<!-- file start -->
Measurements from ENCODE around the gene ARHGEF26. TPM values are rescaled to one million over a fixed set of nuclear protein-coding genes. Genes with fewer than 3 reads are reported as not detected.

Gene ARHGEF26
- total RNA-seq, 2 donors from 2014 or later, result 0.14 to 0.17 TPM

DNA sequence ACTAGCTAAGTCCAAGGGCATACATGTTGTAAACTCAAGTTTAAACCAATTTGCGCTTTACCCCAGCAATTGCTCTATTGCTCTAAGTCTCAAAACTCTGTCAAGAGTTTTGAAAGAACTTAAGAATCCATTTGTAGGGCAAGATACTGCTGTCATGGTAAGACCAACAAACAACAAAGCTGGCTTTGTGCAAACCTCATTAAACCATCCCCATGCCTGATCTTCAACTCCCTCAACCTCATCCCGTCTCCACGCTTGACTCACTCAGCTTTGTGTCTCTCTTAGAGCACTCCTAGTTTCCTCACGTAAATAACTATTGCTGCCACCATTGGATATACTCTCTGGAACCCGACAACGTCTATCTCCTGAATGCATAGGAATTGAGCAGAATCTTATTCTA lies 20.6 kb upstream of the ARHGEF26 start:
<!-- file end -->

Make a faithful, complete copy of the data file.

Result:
Measurements from ENCODE around the gene ARHGEF26. TPM values are rescaled to one million over a fixed set of nuclear protein-coding genes. Genes with fewer than 3 reads are reported as not detected.

Gene ARHGEF26
- total RNA-seq, 2 donors from 2014 or later, result 0.14 to 0.17 TPM

DNA sequence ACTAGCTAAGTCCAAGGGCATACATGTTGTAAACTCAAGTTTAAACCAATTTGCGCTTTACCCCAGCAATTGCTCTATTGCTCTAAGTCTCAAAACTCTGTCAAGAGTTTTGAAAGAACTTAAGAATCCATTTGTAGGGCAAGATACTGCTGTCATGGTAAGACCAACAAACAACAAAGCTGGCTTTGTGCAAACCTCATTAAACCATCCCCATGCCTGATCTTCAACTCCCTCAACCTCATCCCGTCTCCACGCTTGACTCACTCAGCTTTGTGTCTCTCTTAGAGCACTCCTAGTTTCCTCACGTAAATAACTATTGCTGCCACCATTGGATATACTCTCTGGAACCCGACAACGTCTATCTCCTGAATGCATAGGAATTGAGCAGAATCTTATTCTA lies 20.6 kb upstream of the ARHGEF26 start: